A LOT of questions surround the Catholic Church these days and many are seeking answers from the Holy Father. In one of these issues, fifteen priests from several countries wrote the Pope on April 22 asking for a “reaffirmation of the Gospel”.
This concerns, “with the mistaken approach to the Christian moral life that we frequently encounter and that grievously harms those misled by it… The damage could be healed or mitigated if you were to affirm Christ’s teachings and to correct those errors with the full authority of your apostolic office.”
What is this mistaken approach? Basically, “the mistaken approach asserts that those who commit objectively evil acts and judge themselves subjectively free of culpability must be allowed to receive Holy Communion. In a more developed form, it denies that certain behaviors are always evil and claims that in some circumstances those behaviors are the most realistic good that can be achieved or, indeed, are simply good.”
Plainly said, the mistake is that a person decides whether his action is evil or not, not what is intrinsic to the act. Thus if a person steals but thinks it is all right because his theft is justified, so his evil act is not evil anymore and therefore he can receive Holy Communion without need for confession and absolution..
“An even more extreme version declares that those behaviors can be approved or proposed by God. Christ’s life and moral teachings are thus presented as abstract ideals that must be adjusted to fit our circumstances rather than as realities already attuned to free us from sin and evil in every situation. Although this approach claims to be a new and legitimate development, its principles have always been recognized by the Church as contrary to the Gospel.”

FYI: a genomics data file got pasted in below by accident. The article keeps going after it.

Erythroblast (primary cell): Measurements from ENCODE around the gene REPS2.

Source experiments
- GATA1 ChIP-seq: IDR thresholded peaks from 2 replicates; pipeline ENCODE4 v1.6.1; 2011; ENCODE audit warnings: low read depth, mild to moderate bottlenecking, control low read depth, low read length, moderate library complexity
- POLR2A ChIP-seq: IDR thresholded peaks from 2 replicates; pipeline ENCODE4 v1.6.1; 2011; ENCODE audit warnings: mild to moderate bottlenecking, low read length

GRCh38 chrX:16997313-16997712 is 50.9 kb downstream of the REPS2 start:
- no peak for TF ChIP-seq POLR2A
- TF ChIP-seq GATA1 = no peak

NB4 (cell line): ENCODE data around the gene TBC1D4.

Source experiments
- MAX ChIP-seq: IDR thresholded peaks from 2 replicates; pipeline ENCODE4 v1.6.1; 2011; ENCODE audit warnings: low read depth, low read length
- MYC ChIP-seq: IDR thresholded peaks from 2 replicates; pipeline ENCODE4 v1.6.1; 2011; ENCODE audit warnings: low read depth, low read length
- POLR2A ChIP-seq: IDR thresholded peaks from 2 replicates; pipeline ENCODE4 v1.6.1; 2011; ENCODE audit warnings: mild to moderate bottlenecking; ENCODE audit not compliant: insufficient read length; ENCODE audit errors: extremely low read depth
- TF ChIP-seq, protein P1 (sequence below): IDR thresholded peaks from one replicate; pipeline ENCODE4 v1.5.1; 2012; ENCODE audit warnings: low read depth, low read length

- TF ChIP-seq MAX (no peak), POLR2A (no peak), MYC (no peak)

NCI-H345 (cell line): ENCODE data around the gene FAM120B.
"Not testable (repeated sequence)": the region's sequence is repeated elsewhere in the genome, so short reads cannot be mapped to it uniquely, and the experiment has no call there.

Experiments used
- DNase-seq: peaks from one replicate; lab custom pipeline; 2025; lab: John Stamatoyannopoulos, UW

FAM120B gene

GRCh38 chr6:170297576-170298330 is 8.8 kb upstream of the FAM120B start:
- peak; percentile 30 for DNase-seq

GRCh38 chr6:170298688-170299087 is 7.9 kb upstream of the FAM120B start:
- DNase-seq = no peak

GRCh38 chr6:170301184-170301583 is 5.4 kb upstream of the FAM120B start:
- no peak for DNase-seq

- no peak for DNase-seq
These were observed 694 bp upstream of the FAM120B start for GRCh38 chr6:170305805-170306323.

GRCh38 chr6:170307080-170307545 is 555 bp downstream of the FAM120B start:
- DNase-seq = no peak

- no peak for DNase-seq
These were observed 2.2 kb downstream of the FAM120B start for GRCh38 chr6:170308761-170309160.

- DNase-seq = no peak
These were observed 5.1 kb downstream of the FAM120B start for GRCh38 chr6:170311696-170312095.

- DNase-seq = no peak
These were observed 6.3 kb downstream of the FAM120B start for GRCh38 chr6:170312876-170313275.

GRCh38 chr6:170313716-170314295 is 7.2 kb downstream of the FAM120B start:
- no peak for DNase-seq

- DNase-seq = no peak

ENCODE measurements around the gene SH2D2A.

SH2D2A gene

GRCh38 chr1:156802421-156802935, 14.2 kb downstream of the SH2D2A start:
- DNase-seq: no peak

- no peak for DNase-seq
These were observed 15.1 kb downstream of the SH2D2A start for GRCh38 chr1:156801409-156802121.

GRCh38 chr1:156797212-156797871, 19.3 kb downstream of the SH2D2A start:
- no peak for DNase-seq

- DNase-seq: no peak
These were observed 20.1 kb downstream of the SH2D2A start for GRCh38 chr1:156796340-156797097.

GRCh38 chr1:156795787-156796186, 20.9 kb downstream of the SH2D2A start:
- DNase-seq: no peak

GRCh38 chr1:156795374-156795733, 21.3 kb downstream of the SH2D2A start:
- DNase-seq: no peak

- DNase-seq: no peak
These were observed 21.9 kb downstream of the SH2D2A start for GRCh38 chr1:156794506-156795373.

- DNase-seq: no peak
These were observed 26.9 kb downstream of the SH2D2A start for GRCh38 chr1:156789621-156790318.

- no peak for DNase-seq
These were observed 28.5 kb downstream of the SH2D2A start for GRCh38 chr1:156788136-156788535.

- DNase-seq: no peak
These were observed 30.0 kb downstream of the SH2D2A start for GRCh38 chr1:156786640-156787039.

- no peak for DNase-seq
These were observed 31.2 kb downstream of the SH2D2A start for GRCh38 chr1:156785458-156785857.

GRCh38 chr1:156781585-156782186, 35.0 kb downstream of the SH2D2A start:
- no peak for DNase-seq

There is another issue that needs papal affirmation and clear direction – receiving communion by the hand raised by Fr. John Perricone.
The 2000 Institutio Generalis Missalis Romani (#161) says, “if communion is given only under the form of bread, the priest raises the Eucharistic bread slightly and shows it to each one, saying: ‘The Body of Christ’… and [the faithful] receive the Sacrament as they choose, either on the tongue, or in the hand, where this is allowed”. In the typically spare manner of Roman documents, a notable truth is conveyed. Communion on the tongue remains normative, with Communion in the hand only tolerated, where permitted by law. This detail might be lost in the din of hammering together a liturgical New World, but it should not be lost on those with a deep love for the Body of Christ. But is linking this change in practice to a decline in vocations a slight stretch? Not really.
“Holy Church understands that an intimate ontological bond exists between the Holy Eucharist and the Holy Priesthood: an eclipse in appreciation for the one inevitably leads to a decline in interest in the other. A priest’s whole raison d’être is the Holy Eucharist. He protects it, as the Bridegroom protects the Bride. All the priest’s vigor streams forth from that august sacrament and it is that sacrament which fashions his priestly personality. His priestly manhood is perfected in the adoration, care, and affection for that sacrament. Apart from it, the heart of the priest withers and his priestly virility falters.
Softness replaces heroism and an epicene compromise substitutes for fiery conviction. Soon the priest no longer seeks the sharp strokes of saintly action but is more at home in the safer and softer secular life. Conceal the majesty of the Holy Eucharist and you reduce the once noble class of priests into a tribe of spiritual pygmies. And soon even that inglorious residue disappears. Could the lesson be clearer? No healthy young man aspires to be small. Greatness alone summons him.”
Is lack of vocation related to the decline in reverence for the Eucharist that the receiving It by the hand has created?
This form has caused probably millions of Host particles to fall to the floor and trampled upon. If priests cannot be models, in this reverence I wrote about last week, can they attract the young to also be gifted with this singular privilege?